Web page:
Hope in Practice
A Sermon on Romans 8:24-25
For in this hope we were saved. Now hope that is seen is not hope. For who hopes for what he sees? But if we hope for what we do not see, we wait for it with patience. (ESV)
Suffering can lead to despair. Many Christians undergoing great trials (especially older saints) desire to “get out” of this life. In those moments when we see the sad state of this world, evil increasing, and the limitations of humanity to change anything, the Christian may be tempted to think, “why doesn’t God take me out of this world?” But is this the Christian position? Is this biblical hope? Further, what does hope look like in practice? Dr. Martyn Lloyd-Jones answers these questions in this biblically wise message on Romans 8:18-25. He says mere desire to escape this life is contrary to the biblical hope because biblical hope is always positive, not negative. Biblical hope desires to be with the Lord, not merely escape difficult circumstances. By examining the Apostle Paul’s words as well as other biblical passages, Dr. Lloyd-Jones characterizes hope as eager or joyful waiting. This means Christians are not to wait passively, but straining and stretching for the glory that awaits. Moreover, he emphasizes the posture of patience in our hoping. But how do we attain such patient eager waiting? Listen to Dr. Lloyd-Jones expound the wonderful truth of Gospel hope!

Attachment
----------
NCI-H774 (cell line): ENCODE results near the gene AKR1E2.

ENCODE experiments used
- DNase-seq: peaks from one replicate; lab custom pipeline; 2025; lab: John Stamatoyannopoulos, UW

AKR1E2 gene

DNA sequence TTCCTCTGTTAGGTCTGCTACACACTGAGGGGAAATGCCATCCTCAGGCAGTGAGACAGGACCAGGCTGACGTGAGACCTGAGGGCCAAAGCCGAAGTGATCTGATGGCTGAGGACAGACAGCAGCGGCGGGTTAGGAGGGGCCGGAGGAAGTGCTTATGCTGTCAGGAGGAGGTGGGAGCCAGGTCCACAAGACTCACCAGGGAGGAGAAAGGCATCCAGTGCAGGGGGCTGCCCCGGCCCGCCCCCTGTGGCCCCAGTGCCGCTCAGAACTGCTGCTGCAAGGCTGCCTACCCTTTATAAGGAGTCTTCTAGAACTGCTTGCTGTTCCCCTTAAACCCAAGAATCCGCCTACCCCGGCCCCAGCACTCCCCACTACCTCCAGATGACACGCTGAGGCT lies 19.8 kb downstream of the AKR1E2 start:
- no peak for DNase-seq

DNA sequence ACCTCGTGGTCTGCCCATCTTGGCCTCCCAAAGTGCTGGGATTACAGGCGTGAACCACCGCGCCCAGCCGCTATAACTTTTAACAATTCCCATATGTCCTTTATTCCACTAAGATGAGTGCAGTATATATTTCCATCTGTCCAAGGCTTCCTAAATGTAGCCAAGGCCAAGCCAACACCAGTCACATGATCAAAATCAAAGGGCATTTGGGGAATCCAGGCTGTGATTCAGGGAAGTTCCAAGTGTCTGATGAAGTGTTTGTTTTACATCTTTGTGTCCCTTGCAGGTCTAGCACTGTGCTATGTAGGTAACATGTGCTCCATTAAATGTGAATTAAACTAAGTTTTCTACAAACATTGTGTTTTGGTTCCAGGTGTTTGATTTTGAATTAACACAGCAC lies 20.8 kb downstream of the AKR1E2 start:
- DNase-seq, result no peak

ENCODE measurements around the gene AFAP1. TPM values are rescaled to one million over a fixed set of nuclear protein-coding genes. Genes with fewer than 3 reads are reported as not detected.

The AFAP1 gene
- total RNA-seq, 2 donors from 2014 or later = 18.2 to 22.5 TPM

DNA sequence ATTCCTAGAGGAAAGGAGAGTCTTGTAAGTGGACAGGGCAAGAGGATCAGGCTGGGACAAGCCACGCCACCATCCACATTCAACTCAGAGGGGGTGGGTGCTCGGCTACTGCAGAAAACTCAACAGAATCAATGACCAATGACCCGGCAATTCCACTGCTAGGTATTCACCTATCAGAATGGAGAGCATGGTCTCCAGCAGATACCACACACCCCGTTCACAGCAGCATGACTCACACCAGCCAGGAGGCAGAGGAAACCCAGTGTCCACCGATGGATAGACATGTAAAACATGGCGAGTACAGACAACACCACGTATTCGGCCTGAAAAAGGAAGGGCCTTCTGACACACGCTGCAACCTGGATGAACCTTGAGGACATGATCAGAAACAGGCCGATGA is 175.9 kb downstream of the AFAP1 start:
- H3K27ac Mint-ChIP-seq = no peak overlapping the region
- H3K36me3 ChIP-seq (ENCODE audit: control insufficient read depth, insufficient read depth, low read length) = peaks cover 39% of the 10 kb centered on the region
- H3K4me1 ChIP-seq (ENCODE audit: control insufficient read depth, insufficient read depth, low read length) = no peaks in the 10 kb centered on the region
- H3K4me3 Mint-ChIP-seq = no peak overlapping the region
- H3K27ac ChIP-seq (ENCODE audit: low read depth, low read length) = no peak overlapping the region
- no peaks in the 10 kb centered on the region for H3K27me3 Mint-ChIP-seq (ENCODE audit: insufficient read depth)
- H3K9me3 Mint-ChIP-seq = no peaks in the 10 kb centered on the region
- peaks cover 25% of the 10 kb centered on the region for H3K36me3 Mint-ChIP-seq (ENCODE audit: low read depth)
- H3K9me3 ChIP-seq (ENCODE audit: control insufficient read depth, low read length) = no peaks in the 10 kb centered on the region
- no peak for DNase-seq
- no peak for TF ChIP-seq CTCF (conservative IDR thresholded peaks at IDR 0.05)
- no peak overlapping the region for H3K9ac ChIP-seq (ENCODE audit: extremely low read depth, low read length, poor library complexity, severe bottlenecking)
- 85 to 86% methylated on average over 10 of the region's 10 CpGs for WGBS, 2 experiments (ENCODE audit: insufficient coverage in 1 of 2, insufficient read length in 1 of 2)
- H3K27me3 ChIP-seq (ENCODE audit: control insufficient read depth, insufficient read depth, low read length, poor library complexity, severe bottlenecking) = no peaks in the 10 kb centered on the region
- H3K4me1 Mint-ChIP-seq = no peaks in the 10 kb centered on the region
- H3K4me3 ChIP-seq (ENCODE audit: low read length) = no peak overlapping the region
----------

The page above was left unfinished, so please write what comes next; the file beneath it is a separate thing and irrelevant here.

About Dr. Martyn Lloyd-Jones
Dr. Martyn Lloyd-Jones (1899-1981) was a Welsh evangelical minister who preached and taught in the Reformed tradition. His principal ministry was at Westminster Chapel, in central London, from 1939-1968, where he delivered multi-year expositions on books of the bible such as Romans, Ephesians and the Gospel of John. In addition to the MLJ Trust’s collection of 1,600 of these sermons in audio format, most of these great sermon series are available in book form (including a 14 volume collection of the Romans sermons), as are other series such as "Spiritual Depression", "Studies in the Sermon on the Mount" and "Great Biblical Doctrines". He is considered by many evangelical leaders today to be an authority on biblical truth and the sufficiency of Scripture.